Arlington median home-sale prices

The Arlington home in the 1700 block of North Greenbrier Street currently is on the market, listed at $935,000 by Chip Benjamin of Long & Foster Real Estate.

It’s normal for real estate agents to spend a considerable amount of time with their clients during the process of buying or selling a property.

Some were asked by the Sun Gazette what topic of conversations (other than real estate) comes up most often. Politics, sports, local government, the weather – what do people like to talk about when they’re out and about?

How are their answers:

Kelly Tierney, Re/Max Distinctive: “Usually the conversations are about the neighborhoods – schools, restaurants, transportation, shopping centers. With families, you talk about them and learn their backgrounds. I never discuss politics, religion and sex.”

Lizzy Conroy, Huckaby, Briscoe, Conroy Realty Group: “Traffic and weather are probably the two biggest topics, and people like to talk about their work and kids if they have them. Also, current events and the difference between what it is like to live around here compared to other places around the D.C. area.”

Gloria Adams, TTR Sotheby’s: “It’s very interesting. If people are not from this area they want to learn about the area, like theaters, shopping centers, local activities and things like that. We talk about pets. We tend to shy away from politics.”

Joan Stansfield, Keller Williams: “They mostly want to know about traffic and routes to avoid traffic. Being the back-road queen, I’m happy to share the best routes and times of day to avoid traffic. The next topics are the best restaurants and events in the area.”

Steve Wydler, Long & Foster: “People like to talk about the community and what it is like to live there. They want to know the most important things about the community: What do you do on weekends and where are the sources of the hubs located in relation to the homes?”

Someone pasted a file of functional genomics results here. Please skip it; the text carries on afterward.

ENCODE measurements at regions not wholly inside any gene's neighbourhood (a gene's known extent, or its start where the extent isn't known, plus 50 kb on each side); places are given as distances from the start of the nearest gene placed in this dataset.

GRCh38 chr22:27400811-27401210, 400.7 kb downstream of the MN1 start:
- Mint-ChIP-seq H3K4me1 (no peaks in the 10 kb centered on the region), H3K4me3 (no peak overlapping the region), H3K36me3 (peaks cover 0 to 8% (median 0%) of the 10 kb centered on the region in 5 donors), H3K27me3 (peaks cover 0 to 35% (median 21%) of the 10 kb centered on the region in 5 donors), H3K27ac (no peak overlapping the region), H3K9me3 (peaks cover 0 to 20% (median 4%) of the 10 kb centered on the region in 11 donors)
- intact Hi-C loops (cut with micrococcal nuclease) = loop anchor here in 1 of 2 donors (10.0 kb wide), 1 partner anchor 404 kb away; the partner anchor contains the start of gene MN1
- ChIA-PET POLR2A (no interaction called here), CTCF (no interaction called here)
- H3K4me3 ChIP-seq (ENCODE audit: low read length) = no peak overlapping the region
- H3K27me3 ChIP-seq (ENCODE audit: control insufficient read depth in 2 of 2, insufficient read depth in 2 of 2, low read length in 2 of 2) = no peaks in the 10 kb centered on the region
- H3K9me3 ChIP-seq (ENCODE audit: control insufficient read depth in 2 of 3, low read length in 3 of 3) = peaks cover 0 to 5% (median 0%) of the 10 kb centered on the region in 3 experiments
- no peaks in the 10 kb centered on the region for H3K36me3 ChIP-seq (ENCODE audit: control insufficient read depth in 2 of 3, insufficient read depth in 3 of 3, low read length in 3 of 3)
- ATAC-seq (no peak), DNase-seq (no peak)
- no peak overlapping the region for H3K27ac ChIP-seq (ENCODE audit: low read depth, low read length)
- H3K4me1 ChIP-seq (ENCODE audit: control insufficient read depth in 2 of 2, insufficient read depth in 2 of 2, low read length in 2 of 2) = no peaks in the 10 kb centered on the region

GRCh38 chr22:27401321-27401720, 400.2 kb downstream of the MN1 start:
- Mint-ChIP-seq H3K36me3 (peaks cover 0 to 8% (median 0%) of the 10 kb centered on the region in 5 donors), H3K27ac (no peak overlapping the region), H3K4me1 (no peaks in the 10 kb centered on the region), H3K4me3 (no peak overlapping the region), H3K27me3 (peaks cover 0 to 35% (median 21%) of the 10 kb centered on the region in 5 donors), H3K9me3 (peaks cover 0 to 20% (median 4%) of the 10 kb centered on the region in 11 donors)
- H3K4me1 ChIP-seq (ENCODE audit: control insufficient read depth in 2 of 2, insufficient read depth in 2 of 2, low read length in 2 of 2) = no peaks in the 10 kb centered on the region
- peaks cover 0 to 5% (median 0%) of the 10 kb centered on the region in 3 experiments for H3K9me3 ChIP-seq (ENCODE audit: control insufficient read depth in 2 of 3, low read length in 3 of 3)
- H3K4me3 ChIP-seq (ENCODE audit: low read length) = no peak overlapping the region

Lilian Jorgenson, Long & Foster: “Actually, the conversations for relocation buyers always center on location to buy versus getting to work, and the schools, and access to shopping and recreation.”

Casey Samson, Samson Properties: “Most of our conversation revolves around the home or the town. I’m not much of a small-talker. Never politics. If I see pictures of Marines, football, baseball or something that catches my eye when I am looking at their home, we will talk about that. If either buyer is wearing a Nationals’ cap, we are good for the day. Ninety percent of our conversation is professional, though.”

Archie Harders, Long & Foster: “Family, their experiences outside the real estate market, and restaurants.”

Mark Middendorf, Long & Foster: “I like to talk about the neighborhoods – like the parks, recreation, restaurants, shopping, community pools and how accessible is public transportation. Anything that impacts the community lifestyle.”

Dean Yeonas, Yeonas and Shafran Real Estate: “If they have kids, schools is always a big question. We talk about churches, music clubs, restaurants, bars, and kind of the lay of the land. I try to stay away from politics.”

Ann Wilson, Keller Williams: “The No. 1 topic for young families are the schools. They want to be in the best school districts, and they have done their homework. For singles, the biggest thing is they want to know how much of a walking distance it is to Metro.”

Donna Moseley, TTR Sotheby’s: “It depends on where people are from. If they are outside the area, they have more entertainment and social-based questions and what types of opportunities there might be for sports and church and things like that. This year, we have a lot of talk about who are reputable contractors to use.”